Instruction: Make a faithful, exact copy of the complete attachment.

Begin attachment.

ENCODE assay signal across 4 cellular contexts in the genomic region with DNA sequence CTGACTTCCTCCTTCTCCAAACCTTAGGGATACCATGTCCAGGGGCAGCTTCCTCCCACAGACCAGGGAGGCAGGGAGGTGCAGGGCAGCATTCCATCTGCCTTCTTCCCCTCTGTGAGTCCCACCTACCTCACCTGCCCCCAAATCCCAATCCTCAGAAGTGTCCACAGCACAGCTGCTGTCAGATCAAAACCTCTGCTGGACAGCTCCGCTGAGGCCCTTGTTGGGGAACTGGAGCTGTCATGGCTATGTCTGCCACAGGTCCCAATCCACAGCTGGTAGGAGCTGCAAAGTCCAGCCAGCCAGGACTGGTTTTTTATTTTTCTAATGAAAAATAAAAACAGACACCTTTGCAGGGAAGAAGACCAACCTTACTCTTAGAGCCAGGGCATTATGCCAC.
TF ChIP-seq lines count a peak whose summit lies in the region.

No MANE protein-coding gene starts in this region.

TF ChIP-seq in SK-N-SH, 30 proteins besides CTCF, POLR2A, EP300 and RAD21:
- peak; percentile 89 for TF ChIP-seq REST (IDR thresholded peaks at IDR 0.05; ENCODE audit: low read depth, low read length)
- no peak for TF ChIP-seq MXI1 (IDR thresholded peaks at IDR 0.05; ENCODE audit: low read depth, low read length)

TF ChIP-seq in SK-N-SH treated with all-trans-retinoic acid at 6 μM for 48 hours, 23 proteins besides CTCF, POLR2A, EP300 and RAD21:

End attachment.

ENCODE assay signal across 4 cellular contexts in the genomic region with DNA sequence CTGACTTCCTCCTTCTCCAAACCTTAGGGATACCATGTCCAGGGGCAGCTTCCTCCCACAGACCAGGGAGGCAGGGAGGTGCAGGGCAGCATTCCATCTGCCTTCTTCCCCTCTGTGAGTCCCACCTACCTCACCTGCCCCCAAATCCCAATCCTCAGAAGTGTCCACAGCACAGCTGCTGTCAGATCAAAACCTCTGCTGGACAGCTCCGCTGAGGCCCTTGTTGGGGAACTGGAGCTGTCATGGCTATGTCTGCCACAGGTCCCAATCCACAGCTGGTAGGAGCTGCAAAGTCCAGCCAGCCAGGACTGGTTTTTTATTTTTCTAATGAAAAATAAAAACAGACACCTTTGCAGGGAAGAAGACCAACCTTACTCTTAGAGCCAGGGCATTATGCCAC.
TF ChIP-seq lines count a peak whose summit lies in the region.

No MANE protein-coding gene starts in this region.

TF ChIP-seq in SK-N-SH, 30 proteins besides CTCF, POLR2A, EP300 and RAD21:
- peak; percentile 89 for TF ChIP-seq REST (IDR thresholded peaks at IDR 0.05; ENCODE audit: low read depth, low read length)
- no peak for TF ChIP-seq MXI1 (IDR thresholded peaks at IDR 0.05; ENCODE audit: low read depth, low read length)

TF ChIP-seq in SK-N-SH treated with all-trans-retinoic acid at 6 μM for 48 hours, 23 proteins besides CTCF, POLR2A, EP300 and RAD21: